Dinas Mawddwy Letters
In 1856, the Dinas Mawddwy estate was bought by Edmund Buckley, who owned collieries and chemical works near Manchester, and served as Borough Reeve of that town. Buckley never married, but he had five children by Sarah Peck. The eldest, Edmund was born in 1832 and was groomed by his father to take over the works. Edmund Buckley wrote the following letter to his son from Buxton in 1859.
28 October 1859
I was much grieved at your remarks the other evening, but I did not say much as I thought you had been dining, but these matters rest upon an old man's mind and he ponders over them in a morning when he cannot sleep. Referring to your remarks, if you will examine the letter you mentioned, you will find that I said your accounts shall all be settled and everything made easy in your mind, as soon as ever the money to Sir Watkin has been paid. This has unfortunately been here prolonged and I durst not well interfere with the money, thinking it might be wanted any day. However if you think proper to go on and undertake the business, your accounts shall all be settled and your mind set at rest (be the consequence what it may) as soon as ever I return, and I hope to get through these money affairs which I have run too near and they have caused me some ill easiness, though at times things turn up better than expectation. You mentioned my refusing your going into the Army, I did this out of respect to your health, for I was pretty certain in my own mind you could not stand the wet and cold, the wear and tear of what is required. Besides you were always my greatest favourite and I felt much for you, hoping that you would succeed me in everything and stand high in society. You have a strong mind and have had a good education. I think I have refused you nothing that would contribute to your health comfort and standing in the world. You often tell me that I mention the sums that John and you have had. These sums nave an effect upon the mind of one who has known the want of a dinner and lived for 6 months upon 7/- per week, struggling hard to maintain a poor mother and a young family in a respectable way, and you are aware that I have had 16 young ones or more to bring up and I hope I have done justice to them. Now as I have said that you shall on my return be clear of everything, I must have a promise from you to quit the company that you have kept, at least some of them dining at an hotel and spending the afternoons or evenings often, I am fearful, not in a rational manner, and you cannot be comfortable after, or in the morning, when you awake. You can be of very great use indeed m taking the management of the works, but you say I interfere with you. I have interfered very little with the Yorkshire or Fairfield works. I have done so with Collyhurst because we never had such a time, and putting up an engine, it has made me more anxious than usual. If you will take the management and attend to them, I shall not care about going there, unless you wish to have my opinion on any important matter, and these three works are by far the greatest part of our business, and as they may (provided you are right) fall into your hands the sooner you take the management the better, provided you think proper to do so, for they shall be not given up if I can help it, and John I am fearful cannot manage them. Tom Buckley has got a good trade and is I hope provided for. Ralph Buckley I am fearful is not long for this world. My time I am sure will be very short and I wish to have these things settled as well as I can before I go hence. I have a regard for E. Shaw but he is too much at a loose end you will find (though I often mention him) that I have not forgot him. Now I hope you will consider these matters well, as they hang heavy on my mind, it being much worse with old men than young ones; they the old ones think often about them. You must not think that everything will go on straight. There will be disappointments and we are not sent here to live for ourselves alone, but to comfort and assist others who are dear to you.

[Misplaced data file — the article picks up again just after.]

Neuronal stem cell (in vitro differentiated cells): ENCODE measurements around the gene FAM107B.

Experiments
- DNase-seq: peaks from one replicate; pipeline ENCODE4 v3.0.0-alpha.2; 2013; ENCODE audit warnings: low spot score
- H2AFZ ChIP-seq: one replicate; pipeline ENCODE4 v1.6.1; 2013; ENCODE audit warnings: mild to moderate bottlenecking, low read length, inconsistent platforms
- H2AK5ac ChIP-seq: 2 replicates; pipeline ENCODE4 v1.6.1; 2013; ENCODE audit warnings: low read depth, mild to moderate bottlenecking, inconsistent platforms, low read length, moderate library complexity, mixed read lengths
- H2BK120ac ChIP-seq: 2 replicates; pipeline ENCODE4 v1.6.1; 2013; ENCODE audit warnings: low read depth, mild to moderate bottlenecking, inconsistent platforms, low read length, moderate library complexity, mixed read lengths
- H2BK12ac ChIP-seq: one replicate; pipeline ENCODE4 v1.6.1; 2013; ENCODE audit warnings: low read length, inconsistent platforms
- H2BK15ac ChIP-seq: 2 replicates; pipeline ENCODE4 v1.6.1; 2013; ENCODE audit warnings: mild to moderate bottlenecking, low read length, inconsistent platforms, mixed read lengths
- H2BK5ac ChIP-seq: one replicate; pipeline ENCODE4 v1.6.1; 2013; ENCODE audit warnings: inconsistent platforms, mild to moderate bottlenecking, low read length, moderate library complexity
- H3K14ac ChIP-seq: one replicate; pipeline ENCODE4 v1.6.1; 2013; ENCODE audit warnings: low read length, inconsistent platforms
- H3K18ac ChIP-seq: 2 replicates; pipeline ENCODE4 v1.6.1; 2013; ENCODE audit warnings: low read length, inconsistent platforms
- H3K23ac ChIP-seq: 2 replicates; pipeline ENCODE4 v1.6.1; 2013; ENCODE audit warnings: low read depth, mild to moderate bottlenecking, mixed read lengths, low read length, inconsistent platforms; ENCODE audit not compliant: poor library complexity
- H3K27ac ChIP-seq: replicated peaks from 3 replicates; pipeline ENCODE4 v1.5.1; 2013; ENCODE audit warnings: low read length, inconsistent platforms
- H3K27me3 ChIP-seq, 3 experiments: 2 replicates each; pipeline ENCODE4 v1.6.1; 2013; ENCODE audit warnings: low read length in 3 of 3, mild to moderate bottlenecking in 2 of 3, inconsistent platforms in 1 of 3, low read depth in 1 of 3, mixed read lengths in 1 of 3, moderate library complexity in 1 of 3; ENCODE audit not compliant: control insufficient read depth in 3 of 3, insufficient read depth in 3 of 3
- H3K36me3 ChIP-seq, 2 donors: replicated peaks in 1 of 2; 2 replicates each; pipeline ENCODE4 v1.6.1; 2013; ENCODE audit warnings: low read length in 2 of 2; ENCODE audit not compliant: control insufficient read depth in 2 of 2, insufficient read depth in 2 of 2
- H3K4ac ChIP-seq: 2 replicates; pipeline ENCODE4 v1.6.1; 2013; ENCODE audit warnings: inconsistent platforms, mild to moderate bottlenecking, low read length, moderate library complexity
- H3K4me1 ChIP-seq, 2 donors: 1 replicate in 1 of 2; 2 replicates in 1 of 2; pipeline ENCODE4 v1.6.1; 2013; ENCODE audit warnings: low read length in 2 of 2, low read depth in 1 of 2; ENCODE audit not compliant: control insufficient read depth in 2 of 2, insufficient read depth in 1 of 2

I am Dear Ted, Yours Truly, Edmund Buckley.
P.S. I have a great many letters to write and plenty of work on hand. How are they going at Collyhurst and what do you think the men will sink it three yards deeper for per yard, ask them the lowest and we keep out the water.